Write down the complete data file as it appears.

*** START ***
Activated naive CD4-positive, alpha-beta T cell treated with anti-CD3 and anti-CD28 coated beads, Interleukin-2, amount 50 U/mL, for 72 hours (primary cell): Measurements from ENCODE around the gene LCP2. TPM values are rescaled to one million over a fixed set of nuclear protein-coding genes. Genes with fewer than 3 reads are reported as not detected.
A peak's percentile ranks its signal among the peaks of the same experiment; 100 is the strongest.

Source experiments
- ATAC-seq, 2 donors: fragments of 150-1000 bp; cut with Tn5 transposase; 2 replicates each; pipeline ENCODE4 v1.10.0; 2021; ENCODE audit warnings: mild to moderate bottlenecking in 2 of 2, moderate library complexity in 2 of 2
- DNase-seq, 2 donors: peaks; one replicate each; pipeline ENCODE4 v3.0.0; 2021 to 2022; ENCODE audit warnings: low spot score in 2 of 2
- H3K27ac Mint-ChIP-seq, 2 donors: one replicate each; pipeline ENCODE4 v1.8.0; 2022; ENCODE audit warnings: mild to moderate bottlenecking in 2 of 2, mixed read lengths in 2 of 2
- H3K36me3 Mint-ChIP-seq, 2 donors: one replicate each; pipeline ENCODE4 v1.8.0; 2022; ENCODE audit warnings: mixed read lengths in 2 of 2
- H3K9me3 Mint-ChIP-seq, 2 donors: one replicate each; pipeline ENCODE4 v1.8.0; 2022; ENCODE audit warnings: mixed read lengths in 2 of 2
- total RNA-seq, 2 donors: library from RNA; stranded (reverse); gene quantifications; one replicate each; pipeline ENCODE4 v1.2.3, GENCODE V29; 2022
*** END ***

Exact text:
Activated naive CD4-positive, alpha-beta T cell treated with anti-CD3 and anti-CD28 coated beads, Interleukin-2, amount 50 U/mL, for 72 hours (primary cell): Measurements from ENCODE around the gene LCP2. TPM values are rescaled to one million over a fixed set of nuclear protein-coding genes. Genes with fewer than 3 reads are reported as not detected.
A peak's percentile ranks its signal among the peaks of the same experiment; 100 is the strongest.

Source experiments
- ATAC-seq, 2 donors: fragments of 150-1000 bp; cut with Tn5 transposase; 2 replicates each; pipeline ENCODE4 v1.10.0; 2021; ENCODE audit warnings: mild to moderate bottlenecking in 2 of 2, moderate library complexity in 2 of 2
- DNase-seq, 2 donors: peaks; one replicate each; pipeline ENCODE4 v3.0.0; 2021 to 2022; ENCODE audit warnings: low spot score in 2 of 2
- H3K27ac Mint-ChIP-seq, 2 donors: one replicate each; pipeline ENCODE4 v1.8.0; 2022; ENCODE audit warnings: mild to moderate bottlenecking in 2 of 2, mixed read lengths in 2 of 2
- H3K36me3 Mint-ChIP-seq, 2 donors: one replicate each; pipeline ENCODE4 v1.8.0; 2022; ENCODE audit warnings: mixed read lengths in 2 of 2
- H3K9me3 Mint-ChIP-seq, 2 donors: one replicate each; pipeline ENCODE4 v1.8.0; 2022; ENCODE audit warnings: mixed read lengths in 2 of 2
- total RNA-seq, 2 donors: library from RNA; stranded (reverse); gene quantifications; one replicate each; pipeline ENCODE4 v1.2.3, GENCODE V29; 2022